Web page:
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Jill Wechsler is Pharmaceutical Technology's Washington Editor, email@example.com.
FDA officials are rolling out guidance and support for researchers striving to assess potential treatments for COVID-19 while the agency tries to object to premature optimism and regain public credibility.
Still smarting from charges of inaction and confusion that delayed the availability of much-needed diagnostics to detect patients infected with the coronavirus (COVID-19), FDA officials are rolling out guidance and support for researchers striving to assess potential treatments for the deadly virus, both existing therapies and new drugs and vaccines that warrant clinical testing.
The agency’s leadership seeks to regain credibility by objecting to premature optimism about the effectiveness of unproven therapies and to offset calls from politicians and struggling clinicians seeking access to treatments offering any signs of effectiveness.
FDA commissioner Stephen Hahn only recently moved to moderate exaggerated claims from President Trump, along with strong hopes from some health care providers, that long-used malaria treatments chloroquine and hydroxychloroquine may be effective against the new virus. Some very preliminary data from France fanned optimistic predictions, and doctors who lacked alternative therapies for a rising volume of sick patients began a run on the drugs, despite warnings of potentially serious side effects for some individuals. This initiated shortages of the typically available medicines, which are critical for treating lupus and rheumatoid arthritis.
Hahn issued a statement last week noting that without evidence that chloroquine products are effective against COVID-19, “we risk treating patients with a product that might not work” instead of more appropriate treatments. He supported efforts by manufacturers to ramp up production to ensure ample supplies if clinical data is promising.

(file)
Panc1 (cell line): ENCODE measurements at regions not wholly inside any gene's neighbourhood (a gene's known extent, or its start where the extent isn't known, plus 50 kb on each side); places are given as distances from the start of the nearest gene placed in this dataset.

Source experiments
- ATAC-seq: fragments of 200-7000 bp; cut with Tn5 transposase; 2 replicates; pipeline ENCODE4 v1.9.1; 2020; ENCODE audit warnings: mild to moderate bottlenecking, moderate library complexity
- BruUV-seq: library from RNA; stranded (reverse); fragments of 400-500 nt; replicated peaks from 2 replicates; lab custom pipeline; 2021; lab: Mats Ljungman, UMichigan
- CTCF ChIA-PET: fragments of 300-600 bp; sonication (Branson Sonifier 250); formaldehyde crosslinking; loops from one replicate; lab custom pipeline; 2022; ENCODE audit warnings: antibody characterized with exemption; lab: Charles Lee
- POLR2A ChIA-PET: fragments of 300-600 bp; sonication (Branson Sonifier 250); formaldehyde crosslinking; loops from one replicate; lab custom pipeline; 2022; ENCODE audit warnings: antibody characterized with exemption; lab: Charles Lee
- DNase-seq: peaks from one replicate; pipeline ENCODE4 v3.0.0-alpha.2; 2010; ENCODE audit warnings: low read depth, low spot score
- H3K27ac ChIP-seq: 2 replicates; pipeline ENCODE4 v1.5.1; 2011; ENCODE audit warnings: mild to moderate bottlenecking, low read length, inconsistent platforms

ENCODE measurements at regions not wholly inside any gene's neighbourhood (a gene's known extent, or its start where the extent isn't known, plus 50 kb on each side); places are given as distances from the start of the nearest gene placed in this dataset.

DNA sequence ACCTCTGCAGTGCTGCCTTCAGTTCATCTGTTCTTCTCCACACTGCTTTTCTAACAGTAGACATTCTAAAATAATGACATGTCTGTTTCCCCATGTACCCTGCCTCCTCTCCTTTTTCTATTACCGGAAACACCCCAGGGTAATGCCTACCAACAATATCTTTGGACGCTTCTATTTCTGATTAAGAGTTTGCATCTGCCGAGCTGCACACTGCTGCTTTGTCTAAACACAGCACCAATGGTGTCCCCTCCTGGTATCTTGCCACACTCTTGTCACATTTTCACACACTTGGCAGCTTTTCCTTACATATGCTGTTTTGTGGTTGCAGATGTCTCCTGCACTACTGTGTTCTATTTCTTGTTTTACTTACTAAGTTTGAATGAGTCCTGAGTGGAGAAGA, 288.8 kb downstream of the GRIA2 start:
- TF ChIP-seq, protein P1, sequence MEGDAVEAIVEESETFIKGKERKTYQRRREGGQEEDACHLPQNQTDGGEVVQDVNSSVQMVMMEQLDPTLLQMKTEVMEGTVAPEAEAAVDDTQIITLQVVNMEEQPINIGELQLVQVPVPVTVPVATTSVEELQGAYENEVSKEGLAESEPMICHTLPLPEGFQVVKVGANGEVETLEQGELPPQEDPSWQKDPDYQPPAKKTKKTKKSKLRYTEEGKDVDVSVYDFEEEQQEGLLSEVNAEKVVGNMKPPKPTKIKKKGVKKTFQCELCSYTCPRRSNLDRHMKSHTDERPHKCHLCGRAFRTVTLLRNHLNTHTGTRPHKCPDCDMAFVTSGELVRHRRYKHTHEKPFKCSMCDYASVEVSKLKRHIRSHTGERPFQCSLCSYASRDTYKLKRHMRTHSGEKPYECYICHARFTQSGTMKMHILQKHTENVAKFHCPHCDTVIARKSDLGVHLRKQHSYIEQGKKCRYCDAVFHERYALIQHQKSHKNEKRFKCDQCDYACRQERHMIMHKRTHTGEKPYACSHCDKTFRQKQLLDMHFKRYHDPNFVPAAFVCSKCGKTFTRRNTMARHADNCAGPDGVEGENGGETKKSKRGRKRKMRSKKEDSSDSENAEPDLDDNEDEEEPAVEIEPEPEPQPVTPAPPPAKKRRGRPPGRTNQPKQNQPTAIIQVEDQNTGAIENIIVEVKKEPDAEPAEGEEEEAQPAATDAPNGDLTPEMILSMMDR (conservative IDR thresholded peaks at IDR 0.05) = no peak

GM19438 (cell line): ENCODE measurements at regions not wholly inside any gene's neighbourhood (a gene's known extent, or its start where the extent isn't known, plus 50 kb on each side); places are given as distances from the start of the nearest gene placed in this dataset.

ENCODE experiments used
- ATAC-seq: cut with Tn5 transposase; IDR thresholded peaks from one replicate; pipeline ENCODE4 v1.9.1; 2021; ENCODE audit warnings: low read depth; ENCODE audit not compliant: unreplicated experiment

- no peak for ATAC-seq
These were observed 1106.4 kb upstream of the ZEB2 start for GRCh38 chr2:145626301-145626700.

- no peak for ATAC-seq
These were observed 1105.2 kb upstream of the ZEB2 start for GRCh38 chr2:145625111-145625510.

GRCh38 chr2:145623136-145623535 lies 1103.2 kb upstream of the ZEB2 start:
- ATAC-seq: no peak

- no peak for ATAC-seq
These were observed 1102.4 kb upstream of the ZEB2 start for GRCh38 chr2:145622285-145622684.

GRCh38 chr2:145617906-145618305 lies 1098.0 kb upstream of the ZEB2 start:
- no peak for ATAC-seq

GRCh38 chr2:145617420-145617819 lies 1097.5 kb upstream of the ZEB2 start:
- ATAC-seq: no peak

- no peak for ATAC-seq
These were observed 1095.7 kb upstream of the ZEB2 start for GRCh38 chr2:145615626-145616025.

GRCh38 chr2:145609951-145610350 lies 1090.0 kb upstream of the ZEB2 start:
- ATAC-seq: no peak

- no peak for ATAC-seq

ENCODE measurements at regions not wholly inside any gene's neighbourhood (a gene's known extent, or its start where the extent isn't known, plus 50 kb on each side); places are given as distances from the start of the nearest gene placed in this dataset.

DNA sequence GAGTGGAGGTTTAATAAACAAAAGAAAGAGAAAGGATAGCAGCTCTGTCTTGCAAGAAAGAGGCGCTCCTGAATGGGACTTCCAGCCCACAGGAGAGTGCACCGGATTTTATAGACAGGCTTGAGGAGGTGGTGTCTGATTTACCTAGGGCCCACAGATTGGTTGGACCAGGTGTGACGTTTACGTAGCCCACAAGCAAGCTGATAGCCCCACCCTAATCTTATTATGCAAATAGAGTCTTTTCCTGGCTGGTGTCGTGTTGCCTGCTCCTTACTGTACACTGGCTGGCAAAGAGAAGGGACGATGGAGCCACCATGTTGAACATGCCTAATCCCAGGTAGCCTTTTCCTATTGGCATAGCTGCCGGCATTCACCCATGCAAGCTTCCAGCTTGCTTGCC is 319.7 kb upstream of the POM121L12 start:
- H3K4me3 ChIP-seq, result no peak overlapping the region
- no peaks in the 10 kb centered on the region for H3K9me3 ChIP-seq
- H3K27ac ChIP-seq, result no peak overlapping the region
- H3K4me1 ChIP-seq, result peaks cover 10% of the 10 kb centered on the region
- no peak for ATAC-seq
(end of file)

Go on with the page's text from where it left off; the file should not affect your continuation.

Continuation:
FDA is also working with biopharma companies to process the hundreds of requests being filed for individual emergency-use access to still unproven therapies, while also facilitating data collection through randomized controlled clinical trials. The challenges in supporting expanded access programs parallel to gold-standard clinical studies became clear. For instance, when Gilead announced this week that it would suspend providing its experimental drug remdesivir via compassionate use-which requires each patient request for treatment to be evaluated individually-that task became impossible, with hundreds of requests overwhelming its treatment access system for this potential Ebola treatment, which may be effective against COVID-19.
Meanwhile, FDA is rolling out a range of guidance documents and policies to provide flexibility for manufacturers facing added challenges in meeting various regulatory requirements. New guidance related to COVID-19 do not follow the usual comment-and-revision process, but instead go into effect immediately. One recent advisory, for example, aims to ensure that patients will continue to access vital medicines provided through risk evaluation and mitigation strategies (REMS) by permitting pharma companies to waive lab tests and imaging studies normally required, but likely to increase the risk of COVID-19 infection and add to the burdens on health care systems during the pandemic.
Additionally, FDA updated a previous guidance to support flexibility for all regulated firms to delay reporting certain adverse events because of personnel disruptions and other problems affecting food and drug companies during the pandemic. The agency similarly outlined flexibility for biopharma companies looking to halt or modify ongoing clinical trials in response to difficulties in carrying out tests or enrolling. And the Center for Biologics Evaluation and Research (CBER) revised lot release activities, informing manufacturers to stop providing samples or lot release protocols in physical form, but to instead submit such information to the agency electronically and to anticipate final release notifications from CBER via email.
Regulatory modifications, along with an emphasis on the importance of scientific evidence regarding drug and vaccine safety and efficacy, is critical for FDA to maintain public confidence in the agency’s ability to speed needed treatments to patients based on sound evidence that the product may benefit patients. Too often, FDA critics cite delays and missteps as evidence that government regulators merely hinder individuals from making personal decisions on treatment options. Yet, uninformed actions can lead to harmful effects that endanger public health and delay development of effective care strategies. Such actions also open the door for unscrupulous entities to promote unproven and often dangerous tests and treatments to the public. Strong leadership that can deflect and address erroneous and unscientific responses to the COVID-19 pandemic is needed now more than ever.